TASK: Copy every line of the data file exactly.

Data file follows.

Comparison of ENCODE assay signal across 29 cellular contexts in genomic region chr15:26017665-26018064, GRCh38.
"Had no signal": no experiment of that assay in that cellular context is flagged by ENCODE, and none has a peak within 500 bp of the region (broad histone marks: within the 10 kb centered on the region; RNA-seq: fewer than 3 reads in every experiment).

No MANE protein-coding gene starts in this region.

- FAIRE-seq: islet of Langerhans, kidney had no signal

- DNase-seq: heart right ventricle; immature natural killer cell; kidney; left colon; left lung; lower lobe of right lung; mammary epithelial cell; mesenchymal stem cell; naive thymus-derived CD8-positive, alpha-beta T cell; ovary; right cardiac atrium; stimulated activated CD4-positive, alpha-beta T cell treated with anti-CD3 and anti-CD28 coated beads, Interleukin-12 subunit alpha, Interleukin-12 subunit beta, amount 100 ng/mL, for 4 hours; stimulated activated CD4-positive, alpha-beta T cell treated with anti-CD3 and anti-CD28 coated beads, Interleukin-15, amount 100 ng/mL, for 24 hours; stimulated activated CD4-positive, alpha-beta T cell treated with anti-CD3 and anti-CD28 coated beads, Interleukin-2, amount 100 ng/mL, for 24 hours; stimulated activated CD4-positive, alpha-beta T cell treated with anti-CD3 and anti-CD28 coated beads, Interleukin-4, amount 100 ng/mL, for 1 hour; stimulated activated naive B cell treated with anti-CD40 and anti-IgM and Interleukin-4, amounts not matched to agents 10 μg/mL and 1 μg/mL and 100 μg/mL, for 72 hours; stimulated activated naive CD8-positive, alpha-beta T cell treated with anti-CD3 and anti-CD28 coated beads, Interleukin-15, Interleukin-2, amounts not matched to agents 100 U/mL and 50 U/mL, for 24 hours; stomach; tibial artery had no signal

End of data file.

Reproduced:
Comparison of ENCODE assay signal across 29 cellular contexts in genomic region chr15:26017665-26018064, GRCh38.
"Had no signal": no experiment of that assay in that cellular context is flagged by ENCODE, and none has a peak within 500 bp of the region (broad histone marks: within the 10 kb centered on the region; RNA-seq: fewer than 3 reads in every experiment).

No MANE protein-coding gene starts in this region.

- FAIRE-seq: islet of Langerhans, kidney had no signal

- DNase-seq: heart right ventricle; immature natural killer cell; kidney; left colon; left lung; lower lobe of right lung; mammary epithelial cell; mesenchymal stem cell; naive thymus-derived CD8-positive, alpha-beta T cell; ovary; right cardiac atrium; stimulated activated CD4-positive, alpha-beta T cell treated with anti-CD3 and anti-CD28 coated beads, Interleukin-12 subunit alpha, Interleukin-12 subunit beta, amount 100 ng/mL, for 4 hours; stimulated activated CD4-positive, alpha-beta T cell treated with anti-CD3 and anti-CD28 coated beads, Interleukin-15, amount 100 ng/mL, for 24 hours; stimulated activated CD4-positive, alpha-beta T cell treated with anti-CD3 and anti-CD28 coated beads, Interleukin-2, amount 100 ng/mL, for 24 hours; stimulated activated CD4-positive, alpha-beta T cell treated with anti-CD3 and anti-CD28 coated beads, Interleukin-4, amount 100 ng/mL, for 1 hour; stimulated activated naive B cell treated with anti-CD40 and anti-IgM and Interleukin-4, amounts not matched to agents 10 μg/mL and 1 μg/mL and 100 μg/mL, for 72 hours; stimulated activated naive CD8-positive, alpha-beta T cell treated with anti-CD3 and anti-CD28 coated beads, Interleukin-15, Interleukin-2, amounts not matched to agents 100 U/mL and 50 U/mL, for 24 hours; stomach; tibial artery had no signal